Re: Mass Tax Still Due on Irrevocable Trust?
posted at 3/29/2013 7:33 AM EDT
In response to bcbw's comment:
Hi, we are trying to determine if we have to file a Massachusetts tax return on an irrevocable trust. The trust was created while the beneficiary was a resident of Massachusetts. The beneficiary and the trustees now live in another state with no state taxes. The trustee with the fiduciary responsiblity, living out of state, will file the federal return for the trust, but do they still need to file a Massachusetts state return for the trust as well? They send a K1 to the beneficiary, who includes that in their federal return.
According to Massachusetts tax provisions, the question revolves around the person who set up the trust, the trustee and/or the source of the income in the trust.
If the income is from property (a rental, for example) or a business that operates in Massachusetts, the income will be taxed to the trust, if it retains the income) or the beneficiary (if and to the extent the income is deemed to be distributed to the beneficiary). In this situation, a Massachusetts tax return will be required of the trust, regardless of other circumstances.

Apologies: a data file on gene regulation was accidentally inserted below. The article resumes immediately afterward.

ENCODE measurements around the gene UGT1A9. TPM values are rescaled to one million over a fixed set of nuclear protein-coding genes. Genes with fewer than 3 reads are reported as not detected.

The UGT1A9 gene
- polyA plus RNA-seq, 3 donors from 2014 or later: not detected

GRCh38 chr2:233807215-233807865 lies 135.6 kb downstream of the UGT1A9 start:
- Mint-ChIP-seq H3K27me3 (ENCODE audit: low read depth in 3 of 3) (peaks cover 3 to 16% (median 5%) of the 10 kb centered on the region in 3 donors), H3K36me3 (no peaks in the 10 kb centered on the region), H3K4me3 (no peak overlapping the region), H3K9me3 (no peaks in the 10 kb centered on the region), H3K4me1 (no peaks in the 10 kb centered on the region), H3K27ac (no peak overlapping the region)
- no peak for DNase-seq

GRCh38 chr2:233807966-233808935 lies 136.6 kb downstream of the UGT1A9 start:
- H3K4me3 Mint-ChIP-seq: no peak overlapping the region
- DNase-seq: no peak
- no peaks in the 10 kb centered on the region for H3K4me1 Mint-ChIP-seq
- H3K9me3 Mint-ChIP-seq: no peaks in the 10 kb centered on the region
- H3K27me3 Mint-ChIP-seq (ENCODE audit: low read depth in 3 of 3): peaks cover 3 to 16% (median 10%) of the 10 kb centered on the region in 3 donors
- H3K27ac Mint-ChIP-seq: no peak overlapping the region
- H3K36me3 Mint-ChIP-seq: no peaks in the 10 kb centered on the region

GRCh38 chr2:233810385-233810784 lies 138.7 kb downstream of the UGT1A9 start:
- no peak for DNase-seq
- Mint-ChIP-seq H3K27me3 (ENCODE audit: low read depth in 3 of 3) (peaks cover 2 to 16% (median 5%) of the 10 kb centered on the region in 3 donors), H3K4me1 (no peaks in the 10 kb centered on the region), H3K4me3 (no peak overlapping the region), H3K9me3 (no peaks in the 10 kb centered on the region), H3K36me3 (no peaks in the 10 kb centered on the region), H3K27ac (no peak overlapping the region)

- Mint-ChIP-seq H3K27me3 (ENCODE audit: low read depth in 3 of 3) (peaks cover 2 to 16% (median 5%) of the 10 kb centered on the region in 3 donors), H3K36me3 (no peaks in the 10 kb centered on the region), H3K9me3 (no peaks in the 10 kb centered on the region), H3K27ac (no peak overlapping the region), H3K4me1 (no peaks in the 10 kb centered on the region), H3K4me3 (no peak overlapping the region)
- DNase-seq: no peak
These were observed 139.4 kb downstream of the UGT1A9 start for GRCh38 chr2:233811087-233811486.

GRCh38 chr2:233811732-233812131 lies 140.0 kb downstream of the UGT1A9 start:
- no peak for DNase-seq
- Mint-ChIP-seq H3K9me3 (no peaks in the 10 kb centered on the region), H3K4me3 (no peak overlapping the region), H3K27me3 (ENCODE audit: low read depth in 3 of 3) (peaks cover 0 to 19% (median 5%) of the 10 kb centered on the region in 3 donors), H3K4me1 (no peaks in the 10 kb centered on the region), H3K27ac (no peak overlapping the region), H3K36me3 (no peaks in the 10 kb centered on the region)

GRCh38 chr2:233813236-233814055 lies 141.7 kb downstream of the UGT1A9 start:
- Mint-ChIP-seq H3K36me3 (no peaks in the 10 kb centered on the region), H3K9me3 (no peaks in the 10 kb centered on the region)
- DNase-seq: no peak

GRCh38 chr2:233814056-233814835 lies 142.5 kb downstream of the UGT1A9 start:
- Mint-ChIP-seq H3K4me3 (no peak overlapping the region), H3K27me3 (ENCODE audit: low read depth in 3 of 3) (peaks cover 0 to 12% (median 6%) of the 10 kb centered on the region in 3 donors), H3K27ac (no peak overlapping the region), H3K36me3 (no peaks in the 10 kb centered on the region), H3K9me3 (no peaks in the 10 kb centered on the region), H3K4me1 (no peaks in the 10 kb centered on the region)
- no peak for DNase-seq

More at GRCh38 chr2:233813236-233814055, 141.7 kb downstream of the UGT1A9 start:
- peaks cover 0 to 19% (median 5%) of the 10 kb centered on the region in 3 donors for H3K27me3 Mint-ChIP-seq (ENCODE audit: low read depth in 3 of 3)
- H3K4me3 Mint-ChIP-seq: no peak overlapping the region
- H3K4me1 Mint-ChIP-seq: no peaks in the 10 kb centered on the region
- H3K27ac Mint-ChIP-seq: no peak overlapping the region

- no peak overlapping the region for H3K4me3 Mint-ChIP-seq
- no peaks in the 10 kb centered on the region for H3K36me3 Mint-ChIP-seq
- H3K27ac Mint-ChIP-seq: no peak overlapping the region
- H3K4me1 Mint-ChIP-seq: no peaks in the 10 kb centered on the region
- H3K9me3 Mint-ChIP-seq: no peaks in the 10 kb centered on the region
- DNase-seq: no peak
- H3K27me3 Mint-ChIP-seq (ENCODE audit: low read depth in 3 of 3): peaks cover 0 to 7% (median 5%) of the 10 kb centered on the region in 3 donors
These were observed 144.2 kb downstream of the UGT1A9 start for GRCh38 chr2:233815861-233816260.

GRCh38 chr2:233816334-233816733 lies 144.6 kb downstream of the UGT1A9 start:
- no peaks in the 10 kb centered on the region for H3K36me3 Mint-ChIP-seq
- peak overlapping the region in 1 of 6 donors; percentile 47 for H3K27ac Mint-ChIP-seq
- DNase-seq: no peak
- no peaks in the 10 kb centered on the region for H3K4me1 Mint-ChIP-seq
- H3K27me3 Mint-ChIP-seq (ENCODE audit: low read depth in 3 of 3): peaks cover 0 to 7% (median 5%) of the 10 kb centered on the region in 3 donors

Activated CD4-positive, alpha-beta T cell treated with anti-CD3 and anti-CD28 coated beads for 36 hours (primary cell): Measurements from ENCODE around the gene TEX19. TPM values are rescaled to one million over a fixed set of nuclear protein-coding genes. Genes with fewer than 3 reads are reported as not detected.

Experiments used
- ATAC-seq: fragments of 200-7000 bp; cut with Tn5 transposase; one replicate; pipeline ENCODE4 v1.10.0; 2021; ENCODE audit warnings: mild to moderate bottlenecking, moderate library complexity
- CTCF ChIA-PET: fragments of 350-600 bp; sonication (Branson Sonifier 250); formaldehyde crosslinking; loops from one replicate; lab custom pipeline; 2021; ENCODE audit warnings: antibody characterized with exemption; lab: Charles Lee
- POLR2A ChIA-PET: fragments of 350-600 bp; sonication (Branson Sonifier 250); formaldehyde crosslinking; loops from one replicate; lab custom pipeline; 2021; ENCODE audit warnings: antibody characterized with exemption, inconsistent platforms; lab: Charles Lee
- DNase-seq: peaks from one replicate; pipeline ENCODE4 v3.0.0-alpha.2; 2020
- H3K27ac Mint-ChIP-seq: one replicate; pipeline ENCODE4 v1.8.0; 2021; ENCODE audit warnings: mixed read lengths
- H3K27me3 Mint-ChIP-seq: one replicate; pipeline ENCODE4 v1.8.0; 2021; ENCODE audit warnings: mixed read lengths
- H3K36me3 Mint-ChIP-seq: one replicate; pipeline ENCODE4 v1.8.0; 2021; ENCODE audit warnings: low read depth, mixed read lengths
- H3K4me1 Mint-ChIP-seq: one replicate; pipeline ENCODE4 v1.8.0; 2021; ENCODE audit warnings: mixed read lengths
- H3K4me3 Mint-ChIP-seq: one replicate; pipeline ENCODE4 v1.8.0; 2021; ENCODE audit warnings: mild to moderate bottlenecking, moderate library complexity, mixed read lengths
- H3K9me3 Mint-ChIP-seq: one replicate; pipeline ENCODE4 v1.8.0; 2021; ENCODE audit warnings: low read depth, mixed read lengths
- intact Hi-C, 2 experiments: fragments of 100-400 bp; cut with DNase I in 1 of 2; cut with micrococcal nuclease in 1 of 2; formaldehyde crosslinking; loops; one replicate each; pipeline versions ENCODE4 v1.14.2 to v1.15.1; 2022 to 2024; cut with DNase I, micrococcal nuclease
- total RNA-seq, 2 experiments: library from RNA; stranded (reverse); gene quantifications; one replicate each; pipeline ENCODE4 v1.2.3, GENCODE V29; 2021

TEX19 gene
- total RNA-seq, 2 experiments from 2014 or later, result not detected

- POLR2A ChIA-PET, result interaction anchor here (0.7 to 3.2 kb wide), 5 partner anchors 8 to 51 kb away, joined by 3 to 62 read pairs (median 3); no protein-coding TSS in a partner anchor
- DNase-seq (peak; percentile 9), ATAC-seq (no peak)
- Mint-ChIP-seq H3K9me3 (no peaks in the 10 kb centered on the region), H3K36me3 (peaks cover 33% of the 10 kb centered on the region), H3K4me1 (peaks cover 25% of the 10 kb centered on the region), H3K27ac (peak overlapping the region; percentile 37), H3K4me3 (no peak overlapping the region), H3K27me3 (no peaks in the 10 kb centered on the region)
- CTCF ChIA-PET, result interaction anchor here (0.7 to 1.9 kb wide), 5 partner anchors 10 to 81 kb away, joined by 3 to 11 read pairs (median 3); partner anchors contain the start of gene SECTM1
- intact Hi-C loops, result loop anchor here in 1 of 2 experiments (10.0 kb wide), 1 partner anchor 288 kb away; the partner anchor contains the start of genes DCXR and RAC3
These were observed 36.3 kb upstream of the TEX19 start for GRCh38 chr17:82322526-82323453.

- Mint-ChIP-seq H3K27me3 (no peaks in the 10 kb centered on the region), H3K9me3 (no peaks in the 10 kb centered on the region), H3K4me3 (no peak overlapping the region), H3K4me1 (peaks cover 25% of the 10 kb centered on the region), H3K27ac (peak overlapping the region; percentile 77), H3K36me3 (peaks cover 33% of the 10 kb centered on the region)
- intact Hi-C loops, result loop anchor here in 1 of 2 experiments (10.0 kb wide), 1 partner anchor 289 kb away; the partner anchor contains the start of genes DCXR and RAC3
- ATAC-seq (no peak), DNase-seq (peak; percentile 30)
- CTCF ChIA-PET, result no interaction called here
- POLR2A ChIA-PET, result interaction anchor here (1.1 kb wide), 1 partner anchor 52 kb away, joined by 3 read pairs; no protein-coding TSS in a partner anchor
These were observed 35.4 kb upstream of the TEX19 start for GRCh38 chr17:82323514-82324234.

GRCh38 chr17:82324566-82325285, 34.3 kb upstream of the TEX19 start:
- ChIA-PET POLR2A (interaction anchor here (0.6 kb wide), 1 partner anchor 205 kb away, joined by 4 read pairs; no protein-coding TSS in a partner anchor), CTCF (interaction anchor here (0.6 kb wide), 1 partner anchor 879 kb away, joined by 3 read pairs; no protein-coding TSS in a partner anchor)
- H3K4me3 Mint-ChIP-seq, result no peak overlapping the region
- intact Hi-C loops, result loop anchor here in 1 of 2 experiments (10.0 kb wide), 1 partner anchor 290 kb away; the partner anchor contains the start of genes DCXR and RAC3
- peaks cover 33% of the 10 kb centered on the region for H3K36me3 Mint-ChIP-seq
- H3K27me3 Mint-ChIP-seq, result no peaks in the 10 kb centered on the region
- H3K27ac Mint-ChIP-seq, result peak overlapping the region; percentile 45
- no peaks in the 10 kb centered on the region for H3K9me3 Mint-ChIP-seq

As you have labeled the trust “irrevocable”, it is assumed, for purposes of framing an answer to your question, that the person who created the trust did so during their lifetime. The trust will be treated as a resident of Massachusetts (requiring a return, regardless of the source of the items of income in the trust) if two tests are met. Test one requires that at least one of the trust fiduciary/trustees is a Massachusetts resident. Test two requires that either; the person who set up the trust was a Massachusetts resident at the time they set up the trust; or that person resided in Massachusetts at any time during the year in question; or that person was a Massachusetts resident at the time of their death.
Given these conditions, if the implications of the facts that you set out – that there is only one trustee/fiduciary – and that person no longer resides in Massachusetts, the trust, under the tests set out in the discussion, above, would no longer be a resident of Massachusetts. In that case, a return would only have to be filed with Massachusetts to report income as discussed in the situation where the income is treated as Massachusetts sourced. If there is no income of that type, no return need be filed with Massachusetts.
Hope this helps in preparing your returns!
Mark H. Misselbeck, C.P.A., M.S.T., Tax Principal
Katz, Nannis + Solomon, P.C.